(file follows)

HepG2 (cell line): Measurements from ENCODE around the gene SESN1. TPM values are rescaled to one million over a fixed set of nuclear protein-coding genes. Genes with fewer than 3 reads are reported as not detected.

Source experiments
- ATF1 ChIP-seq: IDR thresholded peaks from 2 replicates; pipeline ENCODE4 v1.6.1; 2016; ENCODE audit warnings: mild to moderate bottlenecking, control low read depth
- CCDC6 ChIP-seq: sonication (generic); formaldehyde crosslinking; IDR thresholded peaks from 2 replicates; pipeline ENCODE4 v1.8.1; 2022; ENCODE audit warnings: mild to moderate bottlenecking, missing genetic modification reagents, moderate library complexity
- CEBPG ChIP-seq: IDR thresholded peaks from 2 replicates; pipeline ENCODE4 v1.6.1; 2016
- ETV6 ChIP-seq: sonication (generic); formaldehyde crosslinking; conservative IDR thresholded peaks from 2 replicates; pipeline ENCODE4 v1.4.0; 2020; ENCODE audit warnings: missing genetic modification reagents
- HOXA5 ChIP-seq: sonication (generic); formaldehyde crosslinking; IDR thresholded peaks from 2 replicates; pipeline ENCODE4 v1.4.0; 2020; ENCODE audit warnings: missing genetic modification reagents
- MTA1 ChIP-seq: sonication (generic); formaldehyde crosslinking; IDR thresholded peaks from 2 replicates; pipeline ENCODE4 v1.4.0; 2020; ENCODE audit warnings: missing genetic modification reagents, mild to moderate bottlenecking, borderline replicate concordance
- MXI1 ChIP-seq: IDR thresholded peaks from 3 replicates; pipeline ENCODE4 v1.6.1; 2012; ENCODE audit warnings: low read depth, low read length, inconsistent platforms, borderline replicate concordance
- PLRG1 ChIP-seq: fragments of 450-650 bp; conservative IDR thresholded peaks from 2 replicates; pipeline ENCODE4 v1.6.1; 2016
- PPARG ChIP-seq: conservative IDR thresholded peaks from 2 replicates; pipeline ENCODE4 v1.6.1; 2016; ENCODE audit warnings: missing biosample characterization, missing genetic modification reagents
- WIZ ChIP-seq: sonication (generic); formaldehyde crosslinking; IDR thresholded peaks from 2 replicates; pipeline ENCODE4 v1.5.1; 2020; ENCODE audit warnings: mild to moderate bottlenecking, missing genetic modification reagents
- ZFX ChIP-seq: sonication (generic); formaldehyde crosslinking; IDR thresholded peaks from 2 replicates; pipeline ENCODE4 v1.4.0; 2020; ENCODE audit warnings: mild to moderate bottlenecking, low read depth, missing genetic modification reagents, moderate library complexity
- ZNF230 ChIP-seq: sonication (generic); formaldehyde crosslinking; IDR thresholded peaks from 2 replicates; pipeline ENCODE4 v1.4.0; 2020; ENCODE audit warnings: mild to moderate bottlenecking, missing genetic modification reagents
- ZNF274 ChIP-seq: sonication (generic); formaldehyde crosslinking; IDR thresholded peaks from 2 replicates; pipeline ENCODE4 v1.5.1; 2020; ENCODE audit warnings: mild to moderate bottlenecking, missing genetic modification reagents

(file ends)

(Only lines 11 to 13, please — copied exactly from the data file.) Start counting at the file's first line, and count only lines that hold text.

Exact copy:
- PPARG ChIP-seq: conservative IDR thresholded peaks from 2 replicates; pipeline ENCODE4 v1.6.1; 2016; ENCODE audit warnings: missing biosample characterization, missing genetic modification reagents
- WIZ ChIP-seq: sonication (generic); formaldehyde crosslinking; IDR thresholded peaks from 2 replicates; pipeline ENCODE4 v1.5.1; 2020; ENCODE audit warnings: mild to moderate bottlenecking, missing genetic modification reagents
- ZFX ChIP-seq: sonication (generic); formaldehyde crosslinking; IDR thresholded peaks from 2 replicates; pipeline ENCODE4 v1.4.0; 2020; ENCODE audit warnings: mild to moderate bottlenecking, low read depth, missing genetic modification reagents, moderate library complexity